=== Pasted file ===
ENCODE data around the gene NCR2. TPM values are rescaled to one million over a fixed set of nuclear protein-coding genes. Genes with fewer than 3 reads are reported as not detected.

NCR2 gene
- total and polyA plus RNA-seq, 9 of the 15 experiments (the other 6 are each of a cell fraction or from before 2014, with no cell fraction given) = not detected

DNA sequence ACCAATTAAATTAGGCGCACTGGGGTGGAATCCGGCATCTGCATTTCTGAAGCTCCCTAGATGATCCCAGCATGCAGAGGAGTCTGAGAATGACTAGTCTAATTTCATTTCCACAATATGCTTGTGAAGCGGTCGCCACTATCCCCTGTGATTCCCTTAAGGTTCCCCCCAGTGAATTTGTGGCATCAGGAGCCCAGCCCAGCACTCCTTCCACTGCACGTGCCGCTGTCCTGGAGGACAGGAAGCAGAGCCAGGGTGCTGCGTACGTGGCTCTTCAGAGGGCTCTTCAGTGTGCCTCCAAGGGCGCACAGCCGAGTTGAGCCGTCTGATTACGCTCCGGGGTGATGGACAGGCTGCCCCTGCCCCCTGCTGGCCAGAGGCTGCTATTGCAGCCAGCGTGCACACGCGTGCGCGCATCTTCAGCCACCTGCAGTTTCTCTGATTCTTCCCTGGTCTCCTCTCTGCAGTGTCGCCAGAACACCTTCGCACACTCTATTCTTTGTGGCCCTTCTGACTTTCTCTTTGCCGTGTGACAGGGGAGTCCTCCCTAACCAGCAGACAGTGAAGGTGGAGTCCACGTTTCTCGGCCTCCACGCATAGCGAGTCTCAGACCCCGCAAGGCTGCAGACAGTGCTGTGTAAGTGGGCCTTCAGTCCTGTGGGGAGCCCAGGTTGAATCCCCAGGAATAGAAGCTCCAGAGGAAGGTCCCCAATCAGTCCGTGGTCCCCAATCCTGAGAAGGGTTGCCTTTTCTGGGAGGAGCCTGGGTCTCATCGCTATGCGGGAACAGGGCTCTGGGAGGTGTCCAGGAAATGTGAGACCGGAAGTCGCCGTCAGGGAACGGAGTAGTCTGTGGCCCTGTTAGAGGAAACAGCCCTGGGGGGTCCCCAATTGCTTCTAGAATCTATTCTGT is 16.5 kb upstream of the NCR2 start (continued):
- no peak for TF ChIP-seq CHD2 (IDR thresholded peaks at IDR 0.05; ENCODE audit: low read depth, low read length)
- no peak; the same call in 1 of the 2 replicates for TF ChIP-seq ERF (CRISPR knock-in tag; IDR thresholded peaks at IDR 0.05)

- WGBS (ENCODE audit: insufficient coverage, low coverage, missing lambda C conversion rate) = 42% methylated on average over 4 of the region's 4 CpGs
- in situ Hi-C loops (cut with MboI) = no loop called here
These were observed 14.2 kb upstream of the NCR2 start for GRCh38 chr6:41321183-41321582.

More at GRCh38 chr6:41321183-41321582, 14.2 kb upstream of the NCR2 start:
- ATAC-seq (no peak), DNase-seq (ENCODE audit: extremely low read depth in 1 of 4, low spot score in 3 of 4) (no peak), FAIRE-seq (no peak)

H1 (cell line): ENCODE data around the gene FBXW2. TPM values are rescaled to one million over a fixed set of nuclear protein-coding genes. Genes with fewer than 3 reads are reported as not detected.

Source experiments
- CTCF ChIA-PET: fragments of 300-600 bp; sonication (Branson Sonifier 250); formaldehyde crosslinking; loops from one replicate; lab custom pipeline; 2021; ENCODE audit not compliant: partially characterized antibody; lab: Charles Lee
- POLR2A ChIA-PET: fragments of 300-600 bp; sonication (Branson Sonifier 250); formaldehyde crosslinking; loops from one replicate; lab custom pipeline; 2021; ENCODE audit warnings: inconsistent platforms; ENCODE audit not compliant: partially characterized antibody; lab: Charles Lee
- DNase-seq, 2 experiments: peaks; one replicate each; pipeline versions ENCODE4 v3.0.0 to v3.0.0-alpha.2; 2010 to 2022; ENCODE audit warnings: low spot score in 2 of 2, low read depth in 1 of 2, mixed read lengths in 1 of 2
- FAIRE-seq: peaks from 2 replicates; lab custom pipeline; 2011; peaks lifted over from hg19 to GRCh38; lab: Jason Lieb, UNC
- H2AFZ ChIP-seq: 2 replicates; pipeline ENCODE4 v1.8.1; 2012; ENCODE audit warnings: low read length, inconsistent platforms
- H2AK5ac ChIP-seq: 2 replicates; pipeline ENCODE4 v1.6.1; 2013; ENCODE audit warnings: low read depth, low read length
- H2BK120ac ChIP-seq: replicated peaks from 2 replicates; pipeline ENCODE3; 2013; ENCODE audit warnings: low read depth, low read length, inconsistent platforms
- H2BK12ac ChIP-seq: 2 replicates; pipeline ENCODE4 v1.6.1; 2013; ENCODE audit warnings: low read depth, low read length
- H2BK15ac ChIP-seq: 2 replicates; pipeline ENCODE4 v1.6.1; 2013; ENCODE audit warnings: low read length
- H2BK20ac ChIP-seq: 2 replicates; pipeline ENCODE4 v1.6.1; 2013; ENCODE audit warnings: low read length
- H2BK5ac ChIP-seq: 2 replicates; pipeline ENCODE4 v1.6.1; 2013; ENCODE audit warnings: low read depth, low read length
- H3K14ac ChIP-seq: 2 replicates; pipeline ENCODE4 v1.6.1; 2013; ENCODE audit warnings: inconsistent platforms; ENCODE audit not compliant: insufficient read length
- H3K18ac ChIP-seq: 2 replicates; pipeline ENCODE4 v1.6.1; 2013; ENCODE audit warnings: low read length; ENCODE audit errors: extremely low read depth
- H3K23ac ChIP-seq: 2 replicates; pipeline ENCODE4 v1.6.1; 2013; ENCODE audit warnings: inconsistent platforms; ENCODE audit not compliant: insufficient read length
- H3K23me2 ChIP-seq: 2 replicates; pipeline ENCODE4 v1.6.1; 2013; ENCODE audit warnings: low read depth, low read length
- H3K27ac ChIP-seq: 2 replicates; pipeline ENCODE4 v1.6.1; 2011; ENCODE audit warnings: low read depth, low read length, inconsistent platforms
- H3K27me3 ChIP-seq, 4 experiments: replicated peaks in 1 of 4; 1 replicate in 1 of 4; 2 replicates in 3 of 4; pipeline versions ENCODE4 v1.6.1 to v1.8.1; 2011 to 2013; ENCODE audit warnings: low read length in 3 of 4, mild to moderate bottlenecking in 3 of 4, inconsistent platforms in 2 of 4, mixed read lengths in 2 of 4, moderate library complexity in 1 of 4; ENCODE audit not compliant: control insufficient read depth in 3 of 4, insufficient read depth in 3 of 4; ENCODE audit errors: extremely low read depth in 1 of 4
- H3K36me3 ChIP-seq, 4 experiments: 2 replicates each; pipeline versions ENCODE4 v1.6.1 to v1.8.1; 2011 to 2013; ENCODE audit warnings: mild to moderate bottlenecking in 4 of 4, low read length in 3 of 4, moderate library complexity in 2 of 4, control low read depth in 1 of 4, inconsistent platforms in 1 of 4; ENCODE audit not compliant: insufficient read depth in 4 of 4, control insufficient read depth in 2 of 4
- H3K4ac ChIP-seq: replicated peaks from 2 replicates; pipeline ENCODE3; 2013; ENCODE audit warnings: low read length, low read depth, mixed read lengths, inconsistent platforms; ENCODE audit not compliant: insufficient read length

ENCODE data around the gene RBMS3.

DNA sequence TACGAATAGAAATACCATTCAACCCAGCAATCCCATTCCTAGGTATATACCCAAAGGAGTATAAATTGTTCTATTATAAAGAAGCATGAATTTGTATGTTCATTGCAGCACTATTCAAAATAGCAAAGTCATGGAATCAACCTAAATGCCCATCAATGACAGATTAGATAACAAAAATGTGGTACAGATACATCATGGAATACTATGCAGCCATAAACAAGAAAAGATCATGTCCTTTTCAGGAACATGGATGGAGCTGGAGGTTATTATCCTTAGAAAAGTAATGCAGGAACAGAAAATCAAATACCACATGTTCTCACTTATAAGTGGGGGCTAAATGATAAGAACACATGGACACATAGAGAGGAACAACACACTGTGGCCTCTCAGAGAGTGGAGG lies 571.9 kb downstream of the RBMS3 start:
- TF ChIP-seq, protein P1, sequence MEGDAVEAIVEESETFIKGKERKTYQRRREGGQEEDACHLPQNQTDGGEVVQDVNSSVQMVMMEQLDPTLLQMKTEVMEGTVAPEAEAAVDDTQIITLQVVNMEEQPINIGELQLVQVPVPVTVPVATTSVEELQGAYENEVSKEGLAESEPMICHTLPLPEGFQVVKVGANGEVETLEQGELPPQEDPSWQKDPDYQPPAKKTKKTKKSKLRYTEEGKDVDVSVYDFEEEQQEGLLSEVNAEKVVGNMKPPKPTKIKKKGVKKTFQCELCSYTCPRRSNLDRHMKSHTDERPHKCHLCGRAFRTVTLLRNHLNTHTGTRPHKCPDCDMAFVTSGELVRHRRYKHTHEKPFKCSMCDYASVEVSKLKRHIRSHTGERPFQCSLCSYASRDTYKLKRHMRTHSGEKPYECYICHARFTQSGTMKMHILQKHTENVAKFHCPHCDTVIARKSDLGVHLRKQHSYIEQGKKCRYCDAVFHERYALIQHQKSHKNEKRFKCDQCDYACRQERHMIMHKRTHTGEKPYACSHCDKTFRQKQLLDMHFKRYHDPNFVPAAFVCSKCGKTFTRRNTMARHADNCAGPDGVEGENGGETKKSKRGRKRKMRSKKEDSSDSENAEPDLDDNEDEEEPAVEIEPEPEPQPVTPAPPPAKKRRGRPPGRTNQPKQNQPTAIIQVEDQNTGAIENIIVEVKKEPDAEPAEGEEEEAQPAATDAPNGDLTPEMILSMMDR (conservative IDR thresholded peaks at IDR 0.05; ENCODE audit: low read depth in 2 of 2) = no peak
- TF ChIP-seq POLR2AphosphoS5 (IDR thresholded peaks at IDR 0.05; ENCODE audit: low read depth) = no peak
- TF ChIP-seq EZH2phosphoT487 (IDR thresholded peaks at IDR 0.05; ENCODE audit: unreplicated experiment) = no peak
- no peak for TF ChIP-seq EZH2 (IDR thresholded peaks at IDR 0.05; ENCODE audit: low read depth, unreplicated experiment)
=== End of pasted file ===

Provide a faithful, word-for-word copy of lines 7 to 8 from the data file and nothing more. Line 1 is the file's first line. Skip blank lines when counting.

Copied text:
- WGBS (ENCODE audit: insufficient coverage, low coverage, missing lambda C conversion rate) = 42% methylated on average over 4 of the region's 4 CpGs
- in situ Hi-C loops (cut with MboI) = no loop called here